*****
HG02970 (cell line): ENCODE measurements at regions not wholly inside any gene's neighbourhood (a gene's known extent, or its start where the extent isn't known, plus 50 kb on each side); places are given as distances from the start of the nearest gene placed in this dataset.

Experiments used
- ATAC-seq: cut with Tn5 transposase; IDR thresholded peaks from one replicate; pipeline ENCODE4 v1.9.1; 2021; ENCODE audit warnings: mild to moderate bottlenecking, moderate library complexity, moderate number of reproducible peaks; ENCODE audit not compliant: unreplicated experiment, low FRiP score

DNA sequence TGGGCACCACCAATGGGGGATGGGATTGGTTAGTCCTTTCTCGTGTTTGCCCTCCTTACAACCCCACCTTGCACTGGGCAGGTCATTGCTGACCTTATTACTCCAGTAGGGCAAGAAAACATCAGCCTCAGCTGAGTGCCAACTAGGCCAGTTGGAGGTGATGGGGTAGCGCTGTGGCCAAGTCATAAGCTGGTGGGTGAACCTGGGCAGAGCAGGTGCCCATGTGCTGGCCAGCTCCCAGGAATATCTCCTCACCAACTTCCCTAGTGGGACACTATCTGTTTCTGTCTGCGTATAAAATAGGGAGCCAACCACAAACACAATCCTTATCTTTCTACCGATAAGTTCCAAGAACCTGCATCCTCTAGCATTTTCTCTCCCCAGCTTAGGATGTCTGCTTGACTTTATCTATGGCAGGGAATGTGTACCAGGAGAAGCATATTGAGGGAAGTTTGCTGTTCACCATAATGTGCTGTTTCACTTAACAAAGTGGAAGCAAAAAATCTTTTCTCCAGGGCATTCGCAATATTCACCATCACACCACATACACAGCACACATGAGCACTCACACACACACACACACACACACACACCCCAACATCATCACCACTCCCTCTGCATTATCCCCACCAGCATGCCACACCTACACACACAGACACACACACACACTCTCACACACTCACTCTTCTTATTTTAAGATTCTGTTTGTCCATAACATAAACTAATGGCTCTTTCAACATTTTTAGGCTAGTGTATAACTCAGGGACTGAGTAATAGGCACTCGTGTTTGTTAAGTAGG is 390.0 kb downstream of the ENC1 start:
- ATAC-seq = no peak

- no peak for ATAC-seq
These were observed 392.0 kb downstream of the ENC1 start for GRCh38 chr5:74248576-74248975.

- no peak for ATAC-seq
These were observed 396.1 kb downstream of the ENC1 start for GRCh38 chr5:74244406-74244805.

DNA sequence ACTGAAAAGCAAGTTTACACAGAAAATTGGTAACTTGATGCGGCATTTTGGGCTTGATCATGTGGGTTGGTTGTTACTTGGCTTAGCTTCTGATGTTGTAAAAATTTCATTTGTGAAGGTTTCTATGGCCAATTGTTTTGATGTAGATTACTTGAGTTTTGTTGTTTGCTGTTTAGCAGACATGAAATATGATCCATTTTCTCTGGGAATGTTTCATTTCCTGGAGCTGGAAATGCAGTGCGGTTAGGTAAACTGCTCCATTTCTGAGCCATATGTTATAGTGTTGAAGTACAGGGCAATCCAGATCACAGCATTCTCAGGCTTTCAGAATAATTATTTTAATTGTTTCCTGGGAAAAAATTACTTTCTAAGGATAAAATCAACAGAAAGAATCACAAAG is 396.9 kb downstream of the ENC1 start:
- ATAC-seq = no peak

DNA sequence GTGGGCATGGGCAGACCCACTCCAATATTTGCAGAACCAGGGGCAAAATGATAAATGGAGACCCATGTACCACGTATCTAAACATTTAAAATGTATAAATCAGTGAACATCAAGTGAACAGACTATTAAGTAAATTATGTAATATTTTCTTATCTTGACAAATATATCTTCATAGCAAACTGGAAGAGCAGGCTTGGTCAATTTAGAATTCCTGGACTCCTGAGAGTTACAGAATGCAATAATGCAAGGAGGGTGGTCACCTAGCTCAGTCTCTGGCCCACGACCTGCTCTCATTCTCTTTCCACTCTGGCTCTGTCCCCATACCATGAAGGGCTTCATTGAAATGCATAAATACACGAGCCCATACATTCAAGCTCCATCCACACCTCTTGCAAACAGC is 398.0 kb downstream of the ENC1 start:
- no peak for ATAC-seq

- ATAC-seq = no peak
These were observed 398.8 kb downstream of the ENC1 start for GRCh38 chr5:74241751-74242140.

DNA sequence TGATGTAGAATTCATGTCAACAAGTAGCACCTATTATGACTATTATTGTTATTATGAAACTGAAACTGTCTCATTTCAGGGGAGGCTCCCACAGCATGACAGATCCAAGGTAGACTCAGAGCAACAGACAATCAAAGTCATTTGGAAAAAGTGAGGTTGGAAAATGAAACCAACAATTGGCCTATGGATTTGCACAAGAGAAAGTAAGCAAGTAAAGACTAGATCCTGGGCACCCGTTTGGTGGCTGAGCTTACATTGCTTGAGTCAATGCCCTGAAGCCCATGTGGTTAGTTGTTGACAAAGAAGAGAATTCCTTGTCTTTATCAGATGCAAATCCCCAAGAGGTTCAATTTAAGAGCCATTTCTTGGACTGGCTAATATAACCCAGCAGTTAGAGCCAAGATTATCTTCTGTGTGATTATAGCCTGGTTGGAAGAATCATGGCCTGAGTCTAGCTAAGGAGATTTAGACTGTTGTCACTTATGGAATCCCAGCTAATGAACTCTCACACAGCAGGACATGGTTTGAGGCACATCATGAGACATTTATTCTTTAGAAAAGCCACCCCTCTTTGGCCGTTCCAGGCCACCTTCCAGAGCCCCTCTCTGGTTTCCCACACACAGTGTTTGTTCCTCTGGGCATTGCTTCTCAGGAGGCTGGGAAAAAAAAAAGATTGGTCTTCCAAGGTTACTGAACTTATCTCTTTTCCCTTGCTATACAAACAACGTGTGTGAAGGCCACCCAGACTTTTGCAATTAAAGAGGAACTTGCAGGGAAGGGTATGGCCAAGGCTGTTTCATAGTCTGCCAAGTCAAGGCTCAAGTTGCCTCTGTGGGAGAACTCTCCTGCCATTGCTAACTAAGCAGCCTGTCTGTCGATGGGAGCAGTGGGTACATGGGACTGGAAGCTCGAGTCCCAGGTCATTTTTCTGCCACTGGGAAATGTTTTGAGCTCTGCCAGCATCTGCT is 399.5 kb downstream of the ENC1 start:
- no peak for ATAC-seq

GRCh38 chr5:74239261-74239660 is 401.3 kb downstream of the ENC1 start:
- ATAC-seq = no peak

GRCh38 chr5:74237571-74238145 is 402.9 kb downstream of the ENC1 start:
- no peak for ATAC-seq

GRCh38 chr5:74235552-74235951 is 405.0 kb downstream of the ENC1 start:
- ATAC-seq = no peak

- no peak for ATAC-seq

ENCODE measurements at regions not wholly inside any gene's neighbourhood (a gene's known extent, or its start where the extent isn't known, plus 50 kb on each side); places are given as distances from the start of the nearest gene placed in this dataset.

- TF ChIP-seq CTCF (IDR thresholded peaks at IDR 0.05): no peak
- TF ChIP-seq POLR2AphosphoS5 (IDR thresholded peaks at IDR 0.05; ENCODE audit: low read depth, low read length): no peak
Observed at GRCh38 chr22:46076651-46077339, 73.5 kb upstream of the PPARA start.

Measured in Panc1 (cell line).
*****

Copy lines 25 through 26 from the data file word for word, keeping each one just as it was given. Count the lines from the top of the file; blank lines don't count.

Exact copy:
ENCODE measurements at regions not wholly inside any gene's neighbourhood (a gene's known extent, or its start where the extent isn't known, plus 50 kb on each side); places are given as distances from the start of the nearest gene placed in this dataset.

- TF ChIP-seq CTCF (IDR thresholded peaks at IDR 0.05): no peak